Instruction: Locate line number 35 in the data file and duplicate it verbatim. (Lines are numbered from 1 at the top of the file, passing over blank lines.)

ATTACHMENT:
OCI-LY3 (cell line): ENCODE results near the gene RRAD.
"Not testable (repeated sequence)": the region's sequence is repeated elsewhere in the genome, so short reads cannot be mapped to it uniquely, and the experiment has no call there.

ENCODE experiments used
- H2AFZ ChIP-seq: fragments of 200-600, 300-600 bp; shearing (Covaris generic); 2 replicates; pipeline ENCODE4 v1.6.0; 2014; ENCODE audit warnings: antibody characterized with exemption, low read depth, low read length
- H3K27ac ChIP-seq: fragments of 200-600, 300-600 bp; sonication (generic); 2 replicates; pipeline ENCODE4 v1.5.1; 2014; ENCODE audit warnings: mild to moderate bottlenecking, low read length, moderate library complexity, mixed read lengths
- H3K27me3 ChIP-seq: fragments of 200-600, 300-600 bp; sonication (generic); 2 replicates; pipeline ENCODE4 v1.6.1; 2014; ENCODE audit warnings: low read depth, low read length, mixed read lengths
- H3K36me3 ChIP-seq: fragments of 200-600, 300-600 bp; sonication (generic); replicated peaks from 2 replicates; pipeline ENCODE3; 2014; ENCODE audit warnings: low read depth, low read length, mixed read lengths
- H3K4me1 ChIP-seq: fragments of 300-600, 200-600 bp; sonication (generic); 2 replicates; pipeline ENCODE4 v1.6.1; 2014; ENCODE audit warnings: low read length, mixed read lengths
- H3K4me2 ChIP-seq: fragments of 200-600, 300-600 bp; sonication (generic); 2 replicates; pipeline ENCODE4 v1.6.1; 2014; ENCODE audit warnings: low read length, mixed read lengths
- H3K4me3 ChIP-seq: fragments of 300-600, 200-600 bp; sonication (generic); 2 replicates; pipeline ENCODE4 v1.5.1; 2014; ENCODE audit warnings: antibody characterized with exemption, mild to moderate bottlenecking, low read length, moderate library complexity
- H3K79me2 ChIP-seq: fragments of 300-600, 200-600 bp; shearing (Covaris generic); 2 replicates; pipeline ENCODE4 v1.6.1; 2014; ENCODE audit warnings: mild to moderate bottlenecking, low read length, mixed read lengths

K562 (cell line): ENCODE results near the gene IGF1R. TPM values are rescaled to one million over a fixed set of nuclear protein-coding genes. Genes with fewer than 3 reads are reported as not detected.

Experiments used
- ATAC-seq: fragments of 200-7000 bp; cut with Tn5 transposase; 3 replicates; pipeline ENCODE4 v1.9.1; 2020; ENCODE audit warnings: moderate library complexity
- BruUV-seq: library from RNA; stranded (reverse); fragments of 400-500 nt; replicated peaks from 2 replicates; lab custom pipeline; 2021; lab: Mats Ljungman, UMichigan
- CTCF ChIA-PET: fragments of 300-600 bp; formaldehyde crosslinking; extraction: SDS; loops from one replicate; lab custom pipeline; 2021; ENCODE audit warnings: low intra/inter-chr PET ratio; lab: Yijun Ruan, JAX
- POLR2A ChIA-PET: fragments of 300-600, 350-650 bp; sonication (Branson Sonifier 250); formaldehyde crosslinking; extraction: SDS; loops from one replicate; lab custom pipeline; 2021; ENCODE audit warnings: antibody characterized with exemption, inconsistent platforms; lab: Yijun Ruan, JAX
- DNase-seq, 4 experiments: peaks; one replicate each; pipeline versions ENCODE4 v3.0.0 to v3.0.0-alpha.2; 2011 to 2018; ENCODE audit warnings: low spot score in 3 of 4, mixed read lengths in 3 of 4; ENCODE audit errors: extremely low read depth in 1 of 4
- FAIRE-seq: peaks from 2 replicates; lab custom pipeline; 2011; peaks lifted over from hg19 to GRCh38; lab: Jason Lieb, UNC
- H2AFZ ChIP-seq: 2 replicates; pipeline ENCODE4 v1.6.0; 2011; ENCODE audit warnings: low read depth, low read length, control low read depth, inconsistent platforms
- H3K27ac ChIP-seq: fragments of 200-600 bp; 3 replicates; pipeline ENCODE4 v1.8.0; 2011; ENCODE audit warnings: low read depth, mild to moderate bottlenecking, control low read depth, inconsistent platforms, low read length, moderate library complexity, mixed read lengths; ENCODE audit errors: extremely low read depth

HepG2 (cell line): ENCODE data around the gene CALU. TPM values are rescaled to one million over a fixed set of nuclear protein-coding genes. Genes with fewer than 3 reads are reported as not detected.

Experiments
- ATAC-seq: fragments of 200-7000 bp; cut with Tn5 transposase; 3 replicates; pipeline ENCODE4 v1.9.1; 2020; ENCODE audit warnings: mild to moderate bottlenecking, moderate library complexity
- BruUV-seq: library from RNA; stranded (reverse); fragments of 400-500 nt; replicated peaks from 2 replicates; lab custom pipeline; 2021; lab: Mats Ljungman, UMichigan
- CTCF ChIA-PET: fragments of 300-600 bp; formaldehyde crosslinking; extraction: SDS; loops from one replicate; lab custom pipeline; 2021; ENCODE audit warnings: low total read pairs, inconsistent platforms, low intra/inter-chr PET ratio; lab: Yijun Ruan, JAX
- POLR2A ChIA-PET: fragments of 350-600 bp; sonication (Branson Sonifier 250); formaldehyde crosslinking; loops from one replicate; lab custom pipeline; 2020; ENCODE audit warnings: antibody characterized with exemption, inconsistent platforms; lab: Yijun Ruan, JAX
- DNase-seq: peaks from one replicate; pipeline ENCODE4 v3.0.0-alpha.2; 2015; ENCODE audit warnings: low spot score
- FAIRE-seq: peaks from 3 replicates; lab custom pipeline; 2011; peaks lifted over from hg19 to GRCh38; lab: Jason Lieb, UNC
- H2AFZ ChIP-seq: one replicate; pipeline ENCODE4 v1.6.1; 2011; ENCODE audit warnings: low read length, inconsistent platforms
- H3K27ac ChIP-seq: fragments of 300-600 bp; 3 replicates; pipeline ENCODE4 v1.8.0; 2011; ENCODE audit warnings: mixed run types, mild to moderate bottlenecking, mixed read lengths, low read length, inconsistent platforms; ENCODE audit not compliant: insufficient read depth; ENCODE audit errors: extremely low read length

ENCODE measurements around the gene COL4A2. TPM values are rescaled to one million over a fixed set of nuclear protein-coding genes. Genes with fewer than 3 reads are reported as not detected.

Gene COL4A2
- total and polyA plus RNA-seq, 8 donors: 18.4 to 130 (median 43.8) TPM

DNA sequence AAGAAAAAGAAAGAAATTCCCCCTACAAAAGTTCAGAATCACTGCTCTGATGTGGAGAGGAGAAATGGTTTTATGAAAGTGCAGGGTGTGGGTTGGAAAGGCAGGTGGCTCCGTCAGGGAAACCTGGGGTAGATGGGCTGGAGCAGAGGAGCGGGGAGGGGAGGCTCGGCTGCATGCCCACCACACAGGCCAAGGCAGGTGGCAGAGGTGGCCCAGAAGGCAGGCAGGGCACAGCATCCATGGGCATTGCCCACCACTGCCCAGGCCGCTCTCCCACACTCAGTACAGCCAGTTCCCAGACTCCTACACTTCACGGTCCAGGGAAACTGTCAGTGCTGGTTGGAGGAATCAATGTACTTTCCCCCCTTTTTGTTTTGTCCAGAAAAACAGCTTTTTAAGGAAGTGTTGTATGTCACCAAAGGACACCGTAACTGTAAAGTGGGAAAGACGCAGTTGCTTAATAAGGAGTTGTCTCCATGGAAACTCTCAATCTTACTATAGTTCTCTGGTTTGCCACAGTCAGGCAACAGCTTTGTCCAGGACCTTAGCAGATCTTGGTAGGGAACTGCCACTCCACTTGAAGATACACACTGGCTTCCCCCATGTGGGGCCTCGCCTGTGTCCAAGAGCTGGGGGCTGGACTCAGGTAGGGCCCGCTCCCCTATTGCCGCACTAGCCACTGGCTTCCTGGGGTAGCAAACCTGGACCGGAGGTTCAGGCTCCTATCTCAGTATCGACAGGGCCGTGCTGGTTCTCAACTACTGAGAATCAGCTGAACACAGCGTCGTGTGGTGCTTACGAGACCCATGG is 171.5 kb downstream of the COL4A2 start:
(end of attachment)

DNA sequence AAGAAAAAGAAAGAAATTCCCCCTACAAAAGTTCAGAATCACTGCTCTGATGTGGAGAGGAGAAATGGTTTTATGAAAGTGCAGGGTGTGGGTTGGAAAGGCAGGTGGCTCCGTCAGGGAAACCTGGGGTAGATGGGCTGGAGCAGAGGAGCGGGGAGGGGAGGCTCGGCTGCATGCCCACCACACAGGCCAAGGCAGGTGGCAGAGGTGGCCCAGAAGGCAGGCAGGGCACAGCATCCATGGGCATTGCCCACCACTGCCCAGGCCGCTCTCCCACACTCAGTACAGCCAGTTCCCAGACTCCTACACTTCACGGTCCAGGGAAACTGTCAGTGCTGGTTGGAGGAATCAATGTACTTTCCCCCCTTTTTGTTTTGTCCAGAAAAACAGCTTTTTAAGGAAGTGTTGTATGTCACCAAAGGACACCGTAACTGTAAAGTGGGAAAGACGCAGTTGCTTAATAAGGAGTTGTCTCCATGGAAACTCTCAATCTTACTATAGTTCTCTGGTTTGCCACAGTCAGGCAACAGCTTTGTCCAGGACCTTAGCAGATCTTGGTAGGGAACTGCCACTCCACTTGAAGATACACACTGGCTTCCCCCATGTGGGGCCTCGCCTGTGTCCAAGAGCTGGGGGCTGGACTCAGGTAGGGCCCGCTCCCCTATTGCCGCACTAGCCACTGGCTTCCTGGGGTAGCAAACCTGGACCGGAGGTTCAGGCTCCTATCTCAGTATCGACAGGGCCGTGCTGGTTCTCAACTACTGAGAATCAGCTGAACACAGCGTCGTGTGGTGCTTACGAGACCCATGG is 171.5 kb downstream of the COL4A2 start: